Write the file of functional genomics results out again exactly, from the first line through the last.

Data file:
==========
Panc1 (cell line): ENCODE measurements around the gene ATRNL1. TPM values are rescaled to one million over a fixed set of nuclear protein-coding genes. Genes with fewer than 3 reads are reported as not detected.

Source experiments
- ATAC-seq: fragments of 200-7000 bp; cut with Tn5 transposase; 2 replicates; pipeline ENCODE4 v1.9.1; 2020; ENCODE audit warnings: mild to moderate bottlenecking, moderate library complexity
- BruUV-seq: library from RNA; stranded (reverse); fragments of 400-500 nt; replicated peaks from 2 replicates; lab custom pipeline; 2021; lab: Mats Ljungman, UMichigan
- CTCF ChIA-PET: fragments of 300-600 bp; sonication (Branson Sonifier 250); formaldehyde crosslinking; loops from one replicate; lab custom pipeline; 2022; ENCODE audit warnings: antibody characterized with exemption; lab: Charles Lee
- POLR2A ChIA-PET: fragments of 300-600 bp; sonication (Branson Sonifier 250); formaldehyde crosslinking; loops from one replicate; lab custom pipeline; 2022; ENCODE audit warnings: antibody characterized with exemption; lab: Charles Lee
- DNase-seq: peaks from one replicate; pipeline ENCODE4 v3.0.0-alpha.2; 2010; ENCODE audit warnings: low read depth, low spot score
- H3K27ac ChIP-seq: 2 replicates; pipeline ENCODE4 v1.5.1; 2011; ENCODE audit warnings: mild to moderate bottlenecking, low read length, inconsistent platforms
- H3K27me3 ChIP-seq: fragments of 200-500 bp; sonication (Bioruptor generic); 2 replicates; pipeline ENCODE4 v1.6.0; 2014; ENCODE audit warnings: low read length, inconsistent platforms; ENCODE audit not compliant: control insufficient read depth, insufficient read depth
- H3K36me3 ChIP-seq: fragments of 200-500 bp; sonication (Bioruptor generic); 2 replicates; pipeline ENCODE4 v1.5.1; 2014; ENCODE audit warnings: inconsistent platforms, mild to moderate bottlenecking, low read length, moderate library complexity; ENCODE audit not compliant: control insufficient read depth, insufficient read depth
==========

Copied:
Panc1 (cell line): ENCODE measurements around the gene ATRNL1. TPM values are rescaled to one million over a fixed set of nuclear protein-coding genes. Genes with fewer than 3 reads are reported as not detected.

Source experiments
- ATAC-seq: fragments of 200-7000 bp; cut with Tn5 transposase; 2 replicates; pipeline ENCODE4 v1.9.1; 2020; ENCODE audit warnings: mild to moderate bottlenecking, moderate library complexity
- BruUV-seq: library from RNA; stranded (reverse); fragments of 400-500 nt; replicated peaks from 2 replicates; lab custom pipeline; 2021; lab: Mats Ljungman, UMichigan
- CTCF ChIA-PET: fragments of 300-600 bp; sonication (Branson Sonifier 250); formaldehyde crosslinking; loops from one replicate; lab custom pipeline; 2022; ENCODE audit warnings: antibody characterized with exemption; lab: Charles Lee
- POLR2A ChIA-PET: fragments of 300-600 bp; sonication (Branson Sonifier 250); formaldehyde crosslinking; loops from one replicate; lab custom pipeline; 2022; ENCODE audit warnings: antibody characterized with exemption; lab: Charles Lee
- DNase-seq: peaks from one replicate; pipeline ENCODE4 v3.0.0-alpha.2; 2010; ENCODE audit warnings: low read depth, low spot score
- H3K27ac ChIP-seq: 2 replicates; pipeline ENCODE4 v1.5.1; 2011; ENCODE audit warnings: mild to moderate bottlenecking, low read length, inconsistent platforms
- H3K27me3 ChIP-seq: fragments of 200-500 bp; sonication (Bioruptor generic); 2 replicates; pipeline ENCODE4 v1.6.0; 2014; ENCODE audit warnings: low read length, inconsistent platforms; ENCODE audit not compliant: control insufficient read depth, insufficient read depth
- H3K36me3 ChIP-seq: fragments of 200-500 bp; sonication (Bioruptor generic); 2 replicates; pipeline ENCODE4 v1.5.1; 2014; ENCODE audit warnings: inconsistent platforms, mild to moderate bottlenecking, low read length, moderate library complexity; ENCODE audit not compliant: control insufficient read depth, insufficient read depth